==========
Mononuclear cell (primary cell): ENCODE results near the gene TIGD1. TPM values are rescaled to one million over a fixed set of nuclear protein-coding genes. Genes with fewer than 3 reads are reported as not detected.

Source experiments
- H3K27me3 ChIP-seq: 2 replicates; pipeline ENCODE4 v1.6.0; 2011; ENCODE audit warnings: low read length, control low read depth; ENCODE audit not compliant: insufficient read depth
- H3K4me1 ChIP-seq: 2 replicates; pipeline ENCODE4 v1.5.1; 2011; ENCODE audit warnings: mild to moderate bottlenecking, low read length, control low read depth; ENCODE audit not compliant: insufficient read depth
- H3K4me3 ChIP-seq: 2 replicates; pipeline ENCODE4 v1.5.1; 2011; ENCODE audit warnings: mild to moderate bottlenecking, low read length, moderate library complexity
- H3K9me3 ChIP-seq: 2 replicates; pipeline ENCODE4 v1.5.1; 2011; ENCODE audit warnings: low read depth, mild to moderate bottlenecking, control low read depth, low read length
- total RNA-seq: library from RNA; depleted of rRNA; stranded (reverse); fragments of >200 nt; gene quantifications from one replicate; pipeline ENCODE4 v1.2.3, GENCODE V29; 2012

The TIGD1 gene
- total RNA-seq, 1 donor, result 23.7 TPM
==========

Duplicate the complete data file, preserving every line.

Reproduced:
Mononuclear cell (primary cell): ENCODE results near the gene TIGD1. TPM values are rescaled to one million over a fixed set of nuclear protein-coding genes. Genes with fewer than 3 reads are reported as not detected.

Source experiments
- H3K27me3 ChIP-seq: 2 replicates; pipeline ENCODE4 v1.6.0; 2011; ENCODE audit warnings: low read length, control low read depth; ENCODE audit not compliant: insufficient read depth
- H3K4me1 ChIP-seq: 2 replicates; pipeline ENCODE4 v1.5.1; 2011; ENCODE audit warnings: mild to moderate bottlenecking, low read length, control low read depth; ENCODE audit not compliant: insufficient read depth
- H3K4me3 ChIP-seq: 2 replicates; pipeline ENCODE4 v1.5.1; 2011; ENCODE audit warnings: mild to moderate bottlenecking, low read length, moderate library complexity
- H3K9me3 ChIP-seq: 2 replicates; pipeline ENCODE4 v1.5.1; 2011; ENCODE audit warnings: low read depth, mild to moderate bottlenecking, control low read depth, low read length
- total RNA-seq: library from RNA; depleted of rRNA; stranded (reverse); fragments of >200 nt; gene quantifications from one replicate; pipeline ENCODE4 v1.2.3, GENCODE V29; 2012

The TIGD1 gene
- total RNA-seq, 1 donor, result 23.7 TPM